This work was supported by the Japan Society for the Promotion of Science through a Grant-in-Aid for Scientific Research (25290082 and 25118005 to MI-M) and a JSPS Postdoctoral Fellowship for Foreign Researchers for CA (24-02705). We are grateful to the Wildlife Research Center of Kyoto University for permission to work in Koshima Island and for access to the facilities. We thank two field assistants, Kevin Remeuf and Abderrahim Oughadou, the students at Koshima field station and Akiko Takahashi for their help during fieldwork. We also would like to thank Kunio Watanabe and Yoshi Kawamoto for providing some DNA samples and Akitsugu Konno, Andrew MacIntosh, Hideki Sugiura, Nobuko Kazahari and Kazunori Yamada for the fruitful discussions.

Supplementary material

10329_2016_572_MOESM1_ESM.docx (29 kb)
Supplementary material 1 (DOCX 29 kb)

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© The Author(s) 2016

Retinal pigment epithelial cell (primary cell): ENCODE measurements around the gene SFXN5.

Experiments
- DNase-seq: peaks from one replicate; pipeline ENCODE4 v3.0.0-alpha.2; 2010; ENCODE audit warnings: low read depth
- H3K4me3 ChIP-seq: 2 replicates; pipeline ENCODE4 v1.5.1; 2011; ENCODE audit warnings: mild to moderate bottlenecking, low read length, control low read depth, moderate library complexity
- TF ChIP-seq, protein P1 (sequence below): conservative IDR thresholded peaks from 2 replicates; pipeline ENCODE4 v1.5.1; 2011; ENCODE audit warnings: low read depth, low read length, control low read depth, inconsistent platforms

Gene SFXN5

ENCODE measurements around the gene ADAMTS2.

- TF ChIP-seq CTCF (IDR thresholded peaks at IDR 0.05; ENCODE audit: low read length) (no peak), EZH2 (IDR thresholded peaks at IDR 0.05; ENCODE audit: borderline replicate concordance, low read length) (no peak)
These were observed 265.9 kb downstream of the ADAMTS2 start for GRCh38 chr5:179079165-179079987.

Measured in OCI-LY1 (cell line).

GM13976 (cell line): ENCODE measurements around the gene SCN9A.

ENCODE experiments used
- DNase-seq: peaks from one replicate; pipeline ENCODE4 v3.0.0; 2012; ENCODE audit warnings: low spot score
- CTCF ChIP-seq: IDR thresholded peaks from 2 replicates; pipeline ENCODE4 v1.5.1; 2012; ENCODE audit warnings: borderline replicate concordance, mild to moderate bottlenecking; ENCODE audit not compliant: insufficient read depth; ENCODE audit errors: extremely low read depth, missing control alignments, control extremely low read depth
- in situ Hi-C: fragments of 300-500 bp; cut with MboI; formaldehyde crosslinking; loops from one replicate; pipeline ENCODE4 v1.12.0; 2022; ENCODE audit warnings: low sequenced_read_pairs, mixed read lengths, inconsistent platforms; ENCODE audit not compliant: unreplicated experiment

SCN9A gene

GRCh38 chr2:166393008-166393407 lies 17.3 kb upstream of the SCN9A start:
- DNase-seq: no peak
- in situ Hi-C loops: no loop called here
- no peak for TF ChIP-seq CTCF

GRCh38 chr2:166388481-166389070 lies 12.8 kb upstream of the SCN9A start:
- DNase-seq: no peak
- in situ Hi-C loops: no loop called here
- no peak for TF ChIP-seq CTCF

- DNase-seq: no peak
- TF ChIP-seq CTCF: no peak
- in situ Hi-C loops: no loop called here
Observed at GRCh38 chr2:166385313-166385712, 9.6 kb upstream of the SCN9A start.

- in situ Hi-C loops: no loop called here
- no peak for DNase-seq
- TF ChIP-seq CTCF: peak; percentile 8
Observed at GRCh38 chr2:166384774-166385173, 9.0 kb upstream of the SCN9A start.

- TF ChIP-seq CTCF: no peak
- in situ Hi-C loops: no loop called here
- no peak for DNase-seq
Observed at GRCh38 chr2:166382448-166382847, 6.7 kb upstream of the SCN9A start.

Open AccessThis article is distributed under the terms of the Creative Commons Attribution 4.0 International License (http://creativecommons.org/licenses/by/4.0/), which permits unrestricted use, distribution, and reproduction in any medium, provided you give appropriate credit to the original author(s) and the source, provide a link to the Creative Commons license, and indicate if changes were made.

Authors and Affiliations

  1. 1.Wildlife Research Center of Kyoto UniversityKyotoJapan
  2. 2.Faculty of ScienceToho UniversityOtaJapan
  3. 3.Department of PsychiatryThe University of EdinburghEdinburghUK
  4. 4.Department of Psychology, School of Philosophy, Psychology and Language SciencesThe University of EdinburghEdinburghUK